In the last decade, additive manufacturing technologies (AMT) have spread widely in the industrial field, mostly for fast prototyping but also for the production of finished parts that need a high level of customization. With respect to the well-established material subtractive technologies (MST), some limitations due to component shape can be overcome with AMT. Topology optimization (TO) combined with AMT is a powerful tool capable of realizing components characterized by similar stiffness but smaller inertia concerning those realized with MST. This tool can be very useful in automatic machinery design in order to reduce the required motor torque. In fact, in this realm, the mechanisms are usually subjected to predominant inertial loads. Moreover, since the introduction of fuse filament deposition modeling (FDM) of continuous fiber-reinforced thermoplastics (CFRT), mechanical characteristics comparable to highperformance metal materials can be reached. Thus, rigidity and precision can be achieved as well.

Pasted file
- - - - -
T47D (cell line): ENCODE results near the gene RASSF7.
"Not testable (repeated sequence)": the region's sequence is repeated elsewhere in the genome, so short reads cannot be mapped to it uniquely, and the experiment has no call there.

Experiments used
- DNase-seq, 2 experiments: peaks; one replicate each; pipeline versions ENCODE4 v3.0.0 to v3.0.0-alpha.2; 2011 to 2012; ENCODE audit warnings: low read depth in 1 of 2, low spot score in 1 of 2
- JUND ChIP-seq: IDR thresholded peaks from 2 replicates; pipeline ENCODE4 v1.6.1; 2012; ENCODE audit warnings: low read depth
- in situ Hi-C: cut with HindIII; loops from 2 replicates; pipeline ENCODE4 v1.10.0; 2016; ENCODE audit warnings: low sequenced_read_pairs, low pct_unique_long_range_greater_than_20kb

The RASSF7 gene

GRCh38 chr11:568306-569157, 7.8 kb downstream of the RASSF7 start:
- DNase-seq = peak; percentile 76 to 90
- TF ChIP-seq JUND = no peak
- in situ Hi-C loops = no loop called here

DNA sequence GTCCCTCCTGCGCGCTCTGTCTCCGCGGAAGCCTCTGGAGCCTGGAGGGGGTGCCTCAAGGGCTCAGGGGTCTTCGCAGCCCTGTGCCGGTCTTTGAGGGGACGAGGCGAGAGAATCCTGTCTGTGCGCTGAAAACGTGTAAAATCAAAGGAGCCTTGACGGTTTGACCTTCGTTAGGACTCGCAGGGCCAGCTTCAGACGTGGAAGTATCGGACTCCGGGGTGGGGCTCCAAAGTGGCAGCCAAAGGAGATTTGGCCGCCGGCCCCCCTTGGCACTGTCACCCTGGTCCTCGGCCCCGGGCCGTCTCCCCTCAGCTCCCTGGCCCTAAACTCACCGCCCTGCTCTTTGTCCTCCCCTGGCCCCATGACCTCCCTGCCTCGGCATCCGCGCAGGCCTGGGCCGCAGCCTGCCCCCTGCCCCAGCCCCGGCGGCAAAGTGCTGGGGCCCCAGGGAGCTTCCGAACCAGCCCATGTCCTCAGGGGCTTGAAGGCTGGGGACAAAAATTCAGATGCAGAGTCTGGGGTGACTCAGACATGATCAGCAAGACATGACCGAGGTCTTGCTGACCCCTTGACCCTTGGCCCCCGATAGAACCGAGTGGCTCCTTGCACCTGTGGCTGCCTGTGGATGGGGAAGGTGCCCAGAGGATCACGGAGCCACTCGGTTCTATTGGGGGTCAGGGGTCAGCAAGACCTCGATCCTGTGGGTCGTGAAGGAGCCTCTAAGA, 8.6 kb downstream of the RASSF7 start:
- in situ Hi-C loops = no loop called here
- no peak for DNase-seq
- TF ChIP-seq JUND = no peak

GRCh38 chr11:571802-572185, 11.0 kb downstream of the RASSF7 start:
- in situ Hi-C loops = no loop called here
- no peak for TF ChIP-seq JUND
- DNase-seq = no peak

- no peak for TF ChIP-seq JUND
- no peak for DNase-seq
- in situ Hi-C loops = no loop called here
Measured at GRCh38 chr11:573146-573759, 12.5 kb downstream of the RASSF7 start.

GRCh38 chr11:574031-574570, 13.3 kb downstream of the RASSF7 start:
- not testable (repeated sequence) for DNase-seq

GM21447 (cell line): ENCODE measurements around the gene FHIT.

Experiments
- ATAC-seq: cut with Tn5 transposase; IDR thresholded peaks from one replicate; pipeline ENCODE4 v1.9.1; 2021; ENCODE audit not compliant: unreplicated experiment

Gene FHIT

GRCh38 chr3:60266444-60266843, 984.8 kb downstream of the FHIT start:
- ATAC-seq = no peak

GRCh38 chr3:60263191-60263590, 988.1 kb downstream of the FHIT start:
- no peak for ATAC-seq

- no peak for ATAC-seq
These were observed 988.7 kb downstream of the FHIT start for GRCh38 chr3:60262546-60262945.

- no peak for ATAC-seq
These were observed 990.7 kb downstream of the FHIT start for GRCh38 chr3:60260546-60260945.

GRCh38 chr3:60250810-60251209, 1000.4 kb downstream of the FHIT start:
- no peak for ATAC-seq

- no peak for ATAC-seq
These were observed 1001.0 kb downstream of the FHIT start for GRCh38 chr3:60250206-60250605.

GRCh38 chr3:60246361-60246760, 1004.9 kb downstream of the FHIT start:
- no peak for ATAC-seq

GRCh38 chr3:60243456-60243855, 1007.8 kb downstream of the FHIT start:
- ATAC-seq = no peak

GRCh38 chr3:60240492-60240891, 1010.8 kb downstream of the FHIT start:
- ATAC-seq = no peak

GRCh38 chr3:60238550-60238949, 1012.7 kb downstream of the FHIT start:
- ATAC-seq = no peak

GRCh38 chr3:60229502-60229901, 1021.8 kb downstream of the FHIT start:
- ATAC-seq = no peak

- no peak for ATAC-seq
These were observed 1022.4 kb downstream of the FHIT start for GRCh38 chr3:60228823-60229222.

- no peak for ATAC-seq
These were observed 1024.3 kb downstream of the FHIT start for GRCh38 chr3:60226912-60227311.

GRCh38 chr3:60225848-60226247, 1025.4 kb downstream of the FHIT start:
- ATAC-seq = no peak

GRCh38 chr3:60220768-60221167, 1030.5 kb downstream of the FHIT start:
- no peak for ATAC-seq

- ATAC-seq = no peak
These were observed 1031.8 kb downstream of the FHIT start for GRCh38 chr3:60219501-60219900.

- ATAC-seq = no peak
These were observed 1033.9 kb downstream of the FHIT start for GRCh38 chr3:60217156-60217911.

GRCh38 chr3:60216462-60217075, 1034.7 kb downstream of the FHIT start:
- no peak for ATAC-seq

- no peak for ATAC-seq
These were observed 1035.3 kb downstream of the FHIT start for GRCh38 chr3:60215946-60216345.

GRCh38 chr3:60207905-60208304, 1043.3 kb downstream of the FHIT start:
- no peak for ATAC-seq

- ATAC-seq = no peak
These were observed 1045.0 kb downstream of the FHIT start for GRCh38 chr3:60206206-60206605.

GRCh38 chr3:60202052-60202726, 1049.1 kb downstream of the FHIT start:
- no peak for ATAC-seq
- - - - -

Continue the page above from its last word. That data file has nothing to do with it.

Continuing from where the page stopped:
In addition to TO, with FDM and size optimization (SO), the designer can easily realize components characterized by a proper stiffness to be included in mechanisms to tune their dynamic mechanical characteristics. In fact, due to their ability to passively store and release mechanical energy, elastic elements can be introduced in a mechanism in order to compensate for kinetic energy variations, which drastically reduce motor torque requirements. The required elasticity can be easily introduced in the mechanism by replacing standard kinematic pairs with Compliant Joints (CJ) in the form of flexible lamina, also assuring lightness, precision and ease of realization.
This paper analyzes the potentiality of FDM in combination with TO and CJ design (CJD) for the realization of automated machinery mechanisms subjected to inertial loads. A pusher mechanism is considered: the pros and cons of adopting the procedure are shown with respect to the standard procedure.